It is well established that the long-term solution to mental and emotional problems and the pain they cause cannot be solved solely by medication. Instead of just treating the symptom, therapy addresses the cause of our distress and the behavior patterns that curb our progress. You can best achieve sustainable growth and a greater sense of well-being with an integrative approach to wellness. Working with your medical doctor can help you determine what's best for you, and in some cases a combination of medication and therapy is the right course of action. However, your therapist does not prescribe medication; only a medical doctor can do that.
I do not take insurance, but if you have mental health coverage, I will be glad to provide you a receipt you can submit for reimbursement, or recommend someone who does take your insurance. To determine if you have mental health coverage through your insurance carrier, the first thing you should do is call them. Check your coverage carefully and make sure you understand their answers. Some helpful questions you can ask them:
- What are my mental health benefits?
- What is the coverage amount per therapy session?
- How many therapy sessions does my plan cover?
- How much does my insurance pay for an out-of-network provider?
- Is approval required from my primary care physician?
Confidentiality is one of the most important components between a client and psychotherapist. Successful therapy requires a high degree of trust with highly sensitive subject matter that is usually not discussed anywhere but the therapist's office. Every therapist should provide a written copy of their confidential disclosure agreement, and you can expect that what you discuss in session will not be shared with anyone. This is called “Informed Consent”. Sometimes, however, you may want your therapist to share information or give an update to someone on your healthcare team (your Physician, Naturopath, Attorney), but by law your therapist cannot release this information without obtaining your written permission.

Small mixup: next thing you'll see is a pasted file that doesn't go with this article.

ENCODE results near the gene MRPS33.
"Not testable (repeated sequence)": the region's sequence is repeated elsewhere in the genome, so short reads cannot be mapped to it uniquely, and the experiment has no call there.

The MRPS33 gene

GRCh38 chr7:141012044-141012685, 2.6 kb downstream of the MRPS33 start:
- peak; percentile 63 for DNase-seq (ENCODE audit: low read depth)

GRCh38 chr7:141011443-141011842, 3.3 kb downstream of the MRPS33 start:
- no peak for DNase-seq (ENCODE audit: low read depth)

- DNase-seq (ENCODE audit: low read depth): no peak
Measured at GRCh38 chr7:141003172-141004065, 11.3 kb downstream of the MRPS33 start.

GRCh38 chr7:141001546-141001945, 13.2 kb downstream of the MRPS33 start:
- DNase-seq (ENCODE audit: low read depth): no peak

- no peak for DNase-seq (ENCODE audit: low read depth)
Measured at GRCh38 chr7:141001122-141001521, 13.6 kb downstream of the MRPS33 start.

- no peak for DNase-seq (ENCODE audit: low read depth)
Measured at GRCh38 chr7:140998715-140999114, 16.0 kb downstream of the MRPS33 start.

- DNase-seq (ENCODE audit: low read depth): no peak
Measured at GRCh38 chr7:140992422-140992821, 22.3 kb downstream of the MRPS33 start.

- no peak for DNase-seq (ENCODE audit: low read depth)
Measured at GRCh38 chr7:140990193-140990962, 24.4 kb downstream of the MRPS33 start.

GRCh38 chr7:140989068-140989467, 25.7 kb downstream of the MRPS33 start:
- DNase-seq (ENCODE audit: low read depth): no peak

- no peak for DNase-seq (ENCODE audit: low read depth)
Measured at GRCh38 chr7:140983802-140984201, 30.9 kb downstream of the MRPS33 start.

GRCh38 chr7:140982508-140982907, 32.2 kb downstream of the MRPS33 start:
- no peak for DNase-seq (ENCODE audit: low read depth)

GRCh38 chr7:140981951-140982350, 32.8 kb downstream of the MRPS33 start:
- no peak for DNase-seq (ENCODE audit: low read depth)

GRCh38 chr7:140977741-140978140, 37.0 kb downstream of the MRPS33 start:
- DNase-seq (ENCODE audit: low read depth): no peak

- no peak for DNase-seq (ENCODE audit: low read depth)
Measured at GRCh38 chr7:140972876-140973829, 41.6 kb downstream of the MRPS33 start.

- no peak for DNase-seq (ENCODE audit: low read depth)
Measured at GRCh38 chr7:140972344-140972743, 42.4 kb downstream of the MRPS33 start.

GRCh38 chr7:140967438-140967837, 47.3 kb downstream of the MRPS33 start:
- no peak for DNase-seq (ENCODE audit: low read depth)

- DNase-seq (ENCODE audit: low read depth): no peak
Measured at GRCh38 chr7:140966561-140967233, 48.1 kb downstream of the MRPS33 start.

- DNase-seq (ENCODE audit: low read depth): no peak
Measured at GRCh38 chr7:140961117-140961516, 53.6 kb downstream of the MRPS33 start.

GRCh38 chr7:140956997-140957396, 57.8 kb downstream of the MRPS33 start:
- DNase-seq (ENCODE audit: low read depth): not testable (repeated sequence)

However, state law and professional ethics require therapists to maintain confidentiality except for the following situations:
* Suspected past or present abuse or neglect of children, adults, and elders requires therapists to report to the authorities, including Child Protection and law enforcement, based on information provided by the client or collateral sources.
* If the therapist has reason to suspect the client is seriously in danger of harming him/herself or has threatened to harm another person.
* In the rare case that a court of law orders the therapist to produce documents over the therapist's objection and under the threat of holding the therapist in contempt of court for noncompliance.
How much does a session cost? Rates current as of January 2023:
$130 per 50 minute session for individuals
$150 per 50 minute session for couples/families; $220 per 90 minute session
$300 per 2 hour Discernment Counseling session for couples
Services are provided on a session-by-session basis, meaning that you can choose to continue or end all services at any point. Payment is due at the time of the session and may be paid by major credit card, check, or cash. Sessions cancelled with 24 hour or less notice may be billed. Pursuant to the "No Surprises Act," note that the total cost of therapy for a year will be the number of sessions you schedule multiplied by the price of the session (for example, 10 fifty-minute sessions @ $130=$1300). Because there is no set number of sessions required, and each client on an individual basis determines the amount of time they spend in therapy, no absolute annual cost can be determined.
Is therapy confidential?
Yes. Generally speaking, unless you are a threat of harm to yourself or others, what you tell your therapist is confidential, particularly your individual therapist. See Privacy & Policy for more details. Please note that I am a mandatory reporter of abuse or neglect of a child or an elderly person, and that I cannot help one partner keep a trust-destroying secrets from the other if I am working with the couple as my client.